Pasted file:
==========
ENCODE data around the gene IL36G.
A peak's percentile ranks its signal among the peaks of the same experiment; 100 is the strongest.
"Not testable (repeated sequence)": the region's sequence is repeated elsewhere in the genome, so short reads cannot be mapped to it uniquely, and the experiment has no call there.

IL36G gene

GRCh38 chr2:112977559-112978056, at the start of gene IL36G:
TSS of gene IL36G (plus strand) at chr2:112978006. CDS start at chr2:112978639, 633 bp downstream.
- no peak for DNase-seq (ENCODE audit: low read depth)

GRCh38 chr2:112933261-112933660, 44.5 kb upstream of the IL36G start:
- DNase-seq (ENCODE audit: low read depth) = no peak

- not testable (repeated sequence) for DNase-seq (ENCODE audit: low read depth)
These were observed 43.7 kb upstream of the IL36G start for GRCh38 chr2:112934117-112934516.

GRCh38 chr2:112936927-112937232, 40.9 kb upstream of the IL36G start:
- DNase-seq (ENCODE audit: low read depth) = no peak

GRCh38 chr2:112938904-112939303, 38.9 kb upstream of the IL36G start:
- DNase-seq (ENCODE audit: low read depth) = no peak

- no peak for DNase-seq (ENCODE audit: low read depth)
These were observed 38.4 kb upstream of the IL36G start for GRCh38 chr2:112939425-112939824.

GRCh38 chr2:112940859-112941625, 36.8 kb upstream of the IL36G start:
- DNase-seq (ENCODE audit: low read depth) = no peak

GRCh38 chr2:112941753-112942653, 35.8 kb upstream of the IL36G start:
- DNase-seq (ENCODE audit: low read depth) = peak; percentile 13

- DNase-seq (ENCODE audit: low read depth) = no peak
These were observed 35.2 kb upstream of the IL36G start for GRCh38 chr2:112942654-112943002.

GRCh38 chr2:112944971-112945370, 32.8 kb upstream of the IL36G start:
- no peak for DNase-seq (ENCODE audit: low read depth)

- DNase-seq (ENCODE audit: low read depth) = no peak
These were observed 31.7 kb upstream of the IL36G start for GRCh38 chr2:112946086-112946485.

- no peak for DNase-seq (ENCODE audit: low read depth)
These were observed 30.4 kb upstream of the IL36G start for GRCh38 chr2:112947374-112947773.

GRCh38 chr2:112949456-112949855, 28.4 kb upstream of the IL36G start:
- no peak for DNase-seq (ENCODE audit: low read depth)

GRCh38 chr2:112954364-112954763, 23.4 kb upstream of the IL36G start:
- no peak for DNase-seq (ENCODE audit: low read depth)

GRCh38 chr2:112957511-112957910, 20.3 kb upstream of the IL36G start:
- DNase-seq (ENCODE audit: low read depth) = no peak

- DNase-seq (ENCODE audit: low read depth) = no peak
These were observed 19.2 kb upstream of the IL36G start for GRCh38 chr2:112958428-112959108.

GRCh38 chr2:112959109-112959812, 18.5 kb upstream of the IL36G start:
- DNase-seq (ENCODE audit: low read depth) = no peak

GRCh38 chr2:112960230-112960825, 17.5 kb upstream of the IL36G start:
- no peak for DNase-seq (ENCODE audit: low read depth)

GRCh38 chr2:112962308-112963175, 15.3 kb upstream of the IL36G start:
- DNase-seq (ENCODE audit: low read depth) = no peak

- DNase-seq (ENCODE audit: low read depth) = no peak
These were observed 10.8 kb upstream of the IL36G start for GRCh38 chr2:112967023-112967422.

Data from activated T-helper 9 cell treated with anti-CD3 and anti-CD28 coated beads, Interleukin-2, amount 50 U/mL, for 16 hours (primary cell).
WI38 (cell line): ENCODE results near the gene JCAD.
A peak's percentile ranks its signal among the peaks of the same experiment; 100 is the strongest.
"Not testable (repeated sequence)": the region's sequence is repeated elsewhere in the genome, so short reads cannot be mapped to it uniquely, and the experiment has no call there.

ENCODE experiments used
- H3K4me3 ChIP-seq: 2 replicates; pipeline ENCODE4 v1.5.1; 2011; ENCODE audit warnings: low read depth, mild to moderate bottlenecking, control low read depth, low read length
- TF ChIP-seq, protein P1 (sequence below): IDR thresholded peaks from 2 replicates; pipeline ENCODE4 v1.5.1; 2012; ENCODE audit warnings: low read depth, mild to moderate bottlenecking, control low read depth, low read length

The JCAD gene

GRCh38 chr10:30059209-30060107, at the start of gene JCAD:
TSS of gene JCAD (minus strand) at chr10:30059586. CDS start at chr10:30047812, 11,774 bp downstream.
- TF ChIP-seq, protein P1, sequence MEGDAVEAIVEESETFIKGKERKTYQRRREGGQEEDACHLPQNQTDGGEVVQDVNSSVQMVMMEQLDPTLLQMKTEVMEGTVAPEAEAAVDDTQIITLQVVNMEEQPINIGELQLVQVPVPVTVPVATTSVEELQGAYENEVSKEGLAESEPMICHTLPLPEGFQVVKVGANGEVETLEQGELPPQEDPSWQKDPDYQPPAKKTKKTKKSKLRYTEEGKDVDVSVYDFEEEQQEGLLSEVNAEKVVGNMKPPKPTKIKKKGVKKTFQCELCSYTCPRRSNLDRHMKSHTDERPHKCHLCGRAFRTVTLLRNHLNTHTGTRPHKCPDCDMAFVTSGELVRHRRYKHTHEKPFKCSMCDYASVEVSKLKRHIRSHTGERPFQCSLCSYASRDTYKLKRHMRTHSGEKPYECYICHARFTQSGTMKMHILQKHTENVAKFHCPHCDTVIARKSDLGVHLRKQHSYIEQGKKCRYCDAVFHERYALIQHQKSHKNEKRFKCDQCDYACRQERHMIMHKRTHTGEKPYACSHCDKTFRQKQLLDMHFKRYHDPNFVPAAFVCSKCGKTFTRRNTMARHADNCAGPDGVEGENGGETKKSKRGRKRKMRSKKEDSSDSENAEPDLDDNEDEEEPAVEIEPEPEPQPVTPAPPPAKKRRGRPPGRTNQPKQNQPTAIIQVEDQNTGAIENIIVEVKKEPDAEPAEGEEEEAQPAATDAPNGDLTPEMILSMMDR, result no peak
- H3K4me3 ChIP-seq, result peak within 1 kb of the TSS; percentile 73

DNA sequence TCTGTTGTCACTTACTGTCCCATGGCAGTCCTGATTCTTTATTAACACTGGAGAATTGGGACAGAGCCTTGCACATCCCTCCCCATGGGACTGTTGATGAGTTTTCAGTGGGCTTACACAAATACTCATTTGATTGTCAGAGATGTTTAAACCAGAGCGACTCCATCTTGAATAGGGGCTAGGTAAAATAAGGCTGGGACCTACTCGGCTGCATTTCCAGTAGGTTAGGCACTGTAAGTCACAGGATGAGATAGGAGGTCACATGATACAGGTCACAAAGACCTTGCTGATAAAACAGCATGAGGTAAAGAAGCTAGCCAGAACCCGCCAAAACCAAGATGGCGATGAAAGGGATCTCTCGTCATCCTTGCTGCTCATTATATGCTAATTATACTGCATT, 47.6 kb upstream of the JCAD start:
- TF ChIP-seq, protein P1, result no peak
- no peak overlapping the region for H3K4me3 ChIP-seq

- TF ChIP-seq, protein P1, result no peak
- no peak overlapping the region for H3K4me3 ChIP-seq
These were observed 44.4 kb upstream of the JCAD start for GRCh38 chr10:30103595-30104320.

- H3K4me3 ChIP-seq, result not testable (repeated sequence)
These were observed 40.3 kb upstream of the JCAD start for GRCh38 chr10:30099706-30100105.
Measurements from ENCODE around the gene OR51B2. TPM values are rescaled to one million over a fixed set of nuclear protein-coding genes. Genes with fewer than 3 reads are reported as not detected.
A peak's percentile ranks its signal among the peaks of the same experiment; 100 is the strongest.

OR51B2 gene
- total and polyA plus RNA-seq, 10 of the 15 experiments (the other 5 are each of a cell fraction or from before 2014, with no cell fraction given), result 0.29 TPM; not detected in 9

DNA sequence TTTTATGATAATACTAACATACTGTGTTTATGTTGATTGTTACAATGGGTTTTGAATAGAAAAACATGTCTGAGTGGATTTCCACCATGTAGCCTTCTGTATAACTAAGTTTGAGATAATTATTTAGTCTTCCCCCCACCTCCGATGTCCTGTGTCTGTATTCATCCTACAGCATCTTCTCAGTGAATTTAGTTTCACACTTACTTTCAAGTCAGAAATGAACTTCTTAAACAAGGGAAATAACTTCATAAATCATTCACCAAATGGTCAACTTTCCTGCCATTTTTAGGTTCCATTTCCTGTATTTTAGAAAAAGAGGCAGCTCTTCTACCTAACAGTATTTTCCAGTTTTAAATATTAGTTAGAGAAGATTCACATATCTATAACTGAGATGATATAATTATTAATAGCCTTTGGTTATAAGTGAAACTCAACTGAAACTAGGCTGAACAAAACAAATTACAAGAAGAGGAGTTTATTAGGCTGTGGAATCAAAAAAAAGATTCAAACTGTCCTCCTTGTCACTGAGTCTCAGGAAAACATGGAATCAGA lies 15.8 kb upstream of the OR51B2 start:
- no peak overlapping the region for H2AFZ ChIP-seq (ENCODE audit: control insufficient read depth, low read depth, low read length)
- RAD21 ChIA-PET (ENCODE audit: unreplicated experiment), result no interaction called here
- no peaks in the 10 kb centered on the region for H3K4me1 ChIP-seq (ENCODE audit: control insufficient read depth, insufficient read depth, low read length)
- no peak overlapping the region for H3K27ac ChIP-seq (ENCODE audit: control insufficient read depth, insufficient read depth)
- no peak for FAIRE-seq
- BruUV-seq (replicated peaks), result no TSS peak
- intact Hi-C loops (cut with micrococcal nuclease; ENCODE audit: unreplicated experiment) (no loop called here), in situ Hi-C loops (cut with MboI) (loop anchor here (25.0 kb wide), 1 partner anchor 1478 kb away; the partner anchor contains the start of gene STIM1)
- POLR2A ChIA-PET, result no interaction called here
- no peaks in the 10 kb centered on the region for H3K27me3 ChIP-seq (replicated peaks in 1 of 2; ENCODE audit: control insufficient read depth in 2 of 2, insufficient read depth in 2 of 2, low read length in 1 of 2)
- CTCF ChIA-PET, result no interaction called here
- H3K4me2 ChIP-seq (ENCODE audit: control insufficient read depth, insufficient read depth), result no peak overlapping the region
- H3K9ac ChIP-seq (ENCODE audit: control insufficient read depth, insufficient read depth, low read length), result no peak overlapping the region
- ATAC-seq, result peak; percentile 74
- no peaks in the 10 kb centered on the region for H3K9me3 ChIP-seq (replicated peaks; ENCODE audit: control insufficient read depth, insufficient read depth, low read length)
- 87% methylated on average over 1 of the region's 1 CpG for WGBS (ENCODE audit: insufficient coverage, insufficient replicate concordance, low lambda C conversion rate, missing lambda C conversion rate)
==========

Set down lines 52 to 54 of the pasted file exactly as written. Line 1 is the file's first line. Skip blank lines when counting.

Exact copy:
- TF ChIP-seq, protein P1 (sequence below): IDR thresholded peaks from 2 replicates; pipeline ENCODE4 v1.5.1; 2012; ENCODE audit warnings: low read depth, mild to moderate bottlenecking, control low read depth, low read length

The JCAD gene

GRCh38 chr10:30059209-30060107, at the start of gene JCAD: